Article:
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Cannes 2010: A video essay

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As Cannes 2013 gets underway, blogger and filmmaker Scout Tafoya offers another in his series of video essays on pivotal years at the Cannes International Film Festival. This video looks at 2010, a recent vintage but already recognized as a distinctive year for the festival.

You'll also want to check out Scout's video essays on Cannes 1960 and Cannes 1968.

Fifty years after "L'Avventura"'s disastrous debut screening at Cannes, a kind of tribute was paid to its lasting legacy by the festival's curators. When the jury gave its special prize to director Michelangelo Antonioni, they stated that the film represented “a remarkable contribution to the search for a new cinematic language.” And if the films that played in 2010 were any indication, it had become a universal language. The competition slate was marked by an appropriation of familiar genres and ideas, but almost every film was made in an ambient, observational style that, half a century later, was finally the rule rather than the exception.

These are films whose stories are lost in seemingly unimportant details, whose characters are ever adrift, looking for meaning in human connection, for an understanding of the word family. Their searches cannot be successful until they face their own troubled nature and history. If they don't know themselves, they can't let anyone else in. So they gaze enviously into the lives of others, looking at stability they'll never know. The camerawork is an extension of their search, and each composition, however fleeting, is a study in isolation. Characters are frequently dwarfed by landscapes, the camera always moving, never granting anyone a foothold in the world or the course of events.

Indeed it often feels as though they're a step behind the story. In front of them lies change that they cannot stop or predict; they can only keep up with the film's grand design for them.

Observation and surfaces are the dominant images and themes. Characters are constantly looking at culture or ideology through a series of lenses and filters. They are presented with a volatile political climate, an unstable social hierarchy, or a representation of a fatuous upper class existence. The lead characters are inevitably outsiders meekly knocking on the door of dominant classes and parties, glimpsing their decadence and freedom through windows. Faced with overwhelming circumstances, they have little choice but to observe as forces beyond control or reproach begin rearranging their lives to fit a more convenient scheme. Those who do not fit into society will be buried and forgotten. 

All we can do is stand by and stare and the filmmakers stare right back. 

The action depicted is framed in as few, lengthy takes as possible. Thus we cannot escape the reality of the image. We must form a relationship to it and see things as the characters would. Action setpieces appear in earnest but always with an indifference, shot wide, as if performed by actors on a stage.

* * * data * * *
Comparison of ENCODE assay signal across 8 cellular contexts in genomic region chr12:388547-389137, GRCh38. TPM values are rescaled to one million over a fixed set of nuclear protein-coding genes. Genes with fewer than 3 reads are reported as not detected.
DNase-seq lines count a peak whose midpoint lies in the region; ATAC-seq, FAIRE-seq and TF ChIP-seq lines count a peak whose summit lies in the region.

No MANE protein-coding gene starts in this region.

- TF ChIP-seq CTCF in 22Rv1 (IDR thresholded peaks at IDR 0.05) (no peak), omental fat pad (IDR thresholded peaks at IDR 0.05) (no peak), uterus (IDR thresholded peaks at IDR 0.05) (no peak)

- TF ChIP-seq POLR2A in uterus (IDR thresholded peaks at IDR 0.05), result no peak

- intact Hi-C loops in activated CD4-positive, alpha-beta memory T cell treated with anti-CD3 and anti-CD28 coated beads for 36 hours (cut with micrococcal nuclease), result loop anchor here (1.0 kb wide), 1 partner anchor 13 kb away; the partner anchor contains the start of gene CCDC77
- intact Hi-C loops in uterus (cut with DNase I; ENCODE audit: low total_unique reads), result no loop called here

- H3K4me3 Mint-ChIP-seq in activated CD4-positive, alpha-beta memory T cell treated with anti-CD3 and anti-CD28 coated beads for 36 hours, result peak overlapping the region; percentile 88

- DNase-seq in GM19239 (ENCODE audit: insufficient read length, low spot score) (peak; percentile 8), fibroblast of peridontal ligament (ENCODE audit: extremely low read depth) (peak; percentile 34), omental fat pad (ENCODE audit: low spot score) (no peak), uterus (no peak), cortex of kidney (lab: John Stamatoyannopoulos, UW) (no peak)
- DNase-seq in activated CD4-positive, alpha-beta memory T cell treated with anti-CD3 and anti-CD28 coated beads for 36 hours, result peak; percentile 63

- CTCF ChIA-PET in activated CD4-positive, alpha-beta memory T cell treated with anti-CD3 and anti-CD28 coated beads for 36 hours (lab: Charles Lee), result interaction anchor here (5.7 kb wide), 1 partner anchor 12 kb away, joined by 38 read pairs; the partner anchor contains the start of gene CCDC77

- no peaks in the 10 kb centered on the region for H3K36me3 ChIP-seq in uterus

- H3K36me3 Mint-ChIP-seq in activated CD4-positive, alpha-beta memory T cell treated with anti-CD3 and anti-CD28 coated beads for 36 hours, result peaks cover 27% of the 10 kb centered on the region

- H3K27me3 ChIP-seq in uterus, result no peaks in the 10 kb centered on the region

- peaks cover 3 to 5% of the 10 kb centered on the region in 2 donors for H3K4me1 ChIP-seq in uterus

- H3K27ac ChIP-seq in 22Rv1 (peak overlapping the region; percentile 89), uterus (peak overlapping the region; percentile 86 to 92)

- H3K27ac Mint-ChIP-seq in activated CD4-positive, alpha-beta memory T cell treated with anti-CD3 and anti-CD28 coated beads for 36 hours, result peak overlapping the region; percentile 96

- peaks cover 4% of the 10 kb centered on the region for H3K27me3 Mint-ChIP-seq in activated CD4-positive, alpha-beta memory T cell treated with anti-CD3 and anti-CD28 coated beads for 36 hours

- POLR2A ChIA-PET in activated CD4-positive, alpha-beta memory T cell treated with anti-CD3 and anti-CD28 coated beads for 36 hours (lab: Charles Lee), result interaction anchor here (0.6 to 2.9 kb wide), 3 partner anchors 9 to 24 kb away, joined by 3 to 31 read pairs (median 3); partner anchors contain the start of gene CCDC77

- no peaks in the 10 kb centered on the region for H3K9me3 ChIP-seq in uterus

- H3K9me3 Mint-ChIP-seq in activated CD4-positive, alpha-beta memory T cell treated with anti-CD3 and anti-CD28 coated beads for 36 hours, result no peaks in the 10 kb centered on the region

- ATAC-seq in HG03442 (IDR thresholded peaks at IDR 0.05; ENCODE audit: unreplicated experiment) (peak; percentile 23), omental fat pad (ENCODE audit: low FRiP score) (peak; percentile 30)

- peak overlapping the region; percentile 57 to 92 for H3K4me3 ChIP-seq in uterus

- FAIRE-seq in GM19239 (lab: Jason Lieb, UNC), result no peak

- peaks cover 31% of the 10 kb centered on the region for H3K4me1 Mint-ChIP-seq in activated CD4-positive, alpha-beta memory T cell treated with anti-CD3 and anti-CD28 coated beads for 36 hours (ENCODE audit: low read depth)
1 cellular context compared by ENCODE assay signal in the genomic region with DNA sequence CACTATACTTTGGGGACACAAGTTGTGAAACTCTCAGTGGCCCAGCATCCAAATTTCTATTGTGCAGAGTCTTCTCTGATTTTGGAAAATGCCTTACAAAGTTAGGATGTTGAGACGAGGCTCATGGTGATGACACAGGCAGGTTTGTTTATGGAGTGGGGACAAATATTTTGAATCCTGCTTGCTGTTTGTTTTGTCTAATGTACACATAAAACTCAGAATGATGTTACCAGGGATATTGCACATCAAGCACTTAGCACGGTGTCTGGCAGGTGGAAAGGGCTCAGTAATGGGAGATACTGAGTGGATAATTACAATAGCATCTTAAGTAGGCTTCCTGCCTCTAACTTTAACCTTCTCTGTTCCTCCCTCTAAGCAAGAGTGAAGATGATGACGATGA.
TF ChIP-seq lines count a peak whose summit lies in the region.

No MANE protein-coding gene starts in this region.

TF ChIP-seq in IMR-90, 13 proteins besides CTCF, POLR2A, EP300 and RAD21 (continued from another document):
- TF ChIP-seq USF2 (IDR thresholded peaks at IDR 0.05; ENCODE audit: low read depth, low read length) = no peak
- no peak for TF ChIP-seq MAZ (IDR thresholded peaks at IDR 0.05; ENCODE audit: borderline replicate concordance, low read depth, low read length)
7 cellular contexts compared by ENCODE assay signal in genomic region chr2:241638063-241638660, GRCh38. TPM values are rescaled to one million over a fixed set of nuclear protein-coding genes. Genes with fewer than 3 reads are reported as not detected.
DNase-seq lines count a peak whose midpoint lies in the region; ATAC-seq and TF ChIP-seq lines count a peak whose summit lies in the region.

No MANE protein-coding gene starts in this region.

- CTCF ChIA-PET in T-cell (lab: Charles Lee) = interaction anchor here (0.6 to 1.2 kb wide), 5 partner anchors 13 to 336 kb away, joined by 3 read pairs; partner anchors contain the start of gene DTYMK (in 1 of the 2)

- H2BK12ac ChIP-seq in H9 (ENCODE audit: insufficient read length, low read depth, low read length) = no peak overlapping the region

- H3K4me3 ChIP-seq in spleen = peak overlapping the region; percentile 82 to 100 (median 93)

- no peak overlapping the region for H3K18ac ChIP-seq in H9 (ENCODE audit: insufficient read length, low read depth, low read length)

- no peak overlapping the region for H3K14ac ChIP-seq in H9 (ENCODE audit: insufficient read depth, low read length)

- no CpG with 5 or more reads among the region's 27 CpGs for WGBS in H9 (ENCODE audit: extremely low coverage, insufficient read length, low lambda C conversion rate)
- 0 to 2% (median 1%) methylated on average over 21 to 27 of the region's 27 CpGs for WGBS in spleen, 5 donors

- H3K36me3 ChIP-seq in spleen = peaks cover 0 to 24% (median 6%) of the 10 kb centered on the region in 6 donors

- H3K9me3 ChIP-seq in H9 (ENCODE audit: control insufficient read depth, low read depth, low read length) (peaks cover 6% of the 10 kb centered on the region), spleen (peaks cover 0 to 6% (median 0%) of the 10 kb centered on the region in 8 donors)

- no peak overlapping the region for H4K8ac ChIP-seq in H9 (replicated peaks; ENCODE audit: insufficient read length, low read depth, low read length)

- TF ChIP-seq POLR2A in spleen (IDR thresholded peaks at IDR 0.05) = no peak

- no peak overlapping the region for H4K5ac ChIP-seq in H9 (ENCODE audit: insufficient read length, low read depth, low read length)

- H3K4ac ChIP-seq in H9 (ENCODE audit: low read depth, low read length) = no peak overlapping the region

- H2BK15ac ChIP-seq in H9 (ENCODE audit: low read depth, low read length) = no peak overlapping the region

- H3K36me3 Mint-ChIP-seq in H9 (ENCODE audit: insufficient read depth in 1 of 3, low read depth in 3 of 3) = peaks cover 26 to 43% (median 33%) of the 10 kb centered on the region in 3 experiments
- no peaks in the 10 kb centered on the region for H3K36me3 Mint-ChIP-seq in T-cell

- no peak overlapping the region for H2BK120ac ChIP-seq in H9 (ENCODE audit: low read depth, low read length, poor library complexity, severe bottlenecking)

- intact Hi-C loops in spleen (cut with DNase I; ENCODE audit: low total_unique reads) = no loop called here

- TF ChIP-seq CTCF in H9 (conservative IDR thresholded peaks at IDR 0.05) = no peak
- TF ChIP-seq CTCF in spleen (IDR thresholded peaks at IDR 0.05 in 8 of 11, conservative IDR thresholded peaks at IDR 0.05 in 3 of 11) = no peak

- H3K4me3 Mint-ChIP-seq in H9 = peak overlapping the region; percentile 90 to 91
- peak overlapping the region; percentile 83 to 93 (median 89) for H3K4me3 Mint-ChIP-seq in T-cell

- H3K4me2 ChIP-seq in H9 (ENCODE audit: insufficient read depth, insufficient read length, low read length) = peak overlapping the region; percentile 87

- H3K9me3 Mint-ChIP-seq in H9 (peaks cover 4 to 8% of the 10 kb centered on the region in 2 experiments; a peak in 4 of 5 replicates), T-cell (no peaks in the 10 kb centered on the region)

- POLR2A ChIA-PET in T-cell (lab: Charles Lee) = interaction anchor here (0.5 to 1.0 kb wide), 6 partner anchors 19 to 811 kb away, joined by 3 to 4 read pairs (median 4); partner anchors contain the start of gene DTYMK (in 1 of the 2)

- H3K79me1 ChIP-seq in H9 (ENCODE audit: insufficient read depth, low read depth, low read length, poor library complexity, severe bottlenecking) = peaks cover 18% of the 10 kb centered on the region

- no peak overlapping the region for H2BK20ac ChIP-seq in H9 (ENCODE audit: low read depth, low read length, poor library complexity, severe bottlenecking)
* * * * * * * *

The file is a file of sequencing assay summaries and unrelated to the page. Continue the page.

Human contact becomes something tense, often to be feared. Something simple like conversation is awkward and goes in uncomfortable directions. Something complex and intimate like sex is shot in such a way that it strips the act of any and all romantic ideals. These are not erotic dialogues, these are transactions or compromises.

This leads to the subject of parenthood and the nature of legacy, something covered in great detail. What do our children say about us? Are we to blame for their deviance? Must they pay for the sins of the father? 

To further muddy the question of the origin of confict, there is also a question of the origin of the image. How can we trust what we see if all we glimpse is a reflection, a copy, begging us to question to the truth?

Can we ever trust a camera, a mirror, a memory, our own eyes? As the majority of the features were shot on 35mm film, with a small minority shooting digitally, these questions could be called a dialogue with the future of the medium itself. Is either a better way to capture reality? Can the average viewer tell the difference?

In all of these films, the influence of "L'Avventura" is felt. If that film was all about letting go of a woman who vanished and finding meaning in the wake of tragedy, the films of the 2010 Cannes Film Festival are about trying to relieve the burden of history, reflected by its decision to let in films indebted to a work  it once publicly scorned. 

The heroes look for ways to escape the influence of past misdeeds. The best they can manage is to keep their head above water, to survive. Everyone else becomes part of the history that causes future generations to fall into the same trap, a cycle doomed to repeat. The only silver lining is that now we have a language with which to articulate the feeling of helplessness and hopelessness that comes from looking into an unthinkable history. How can we have done what we did? How did we not break the cycle? With the language of cinema, we cannot change the past, but we can attempt to heal our scars.

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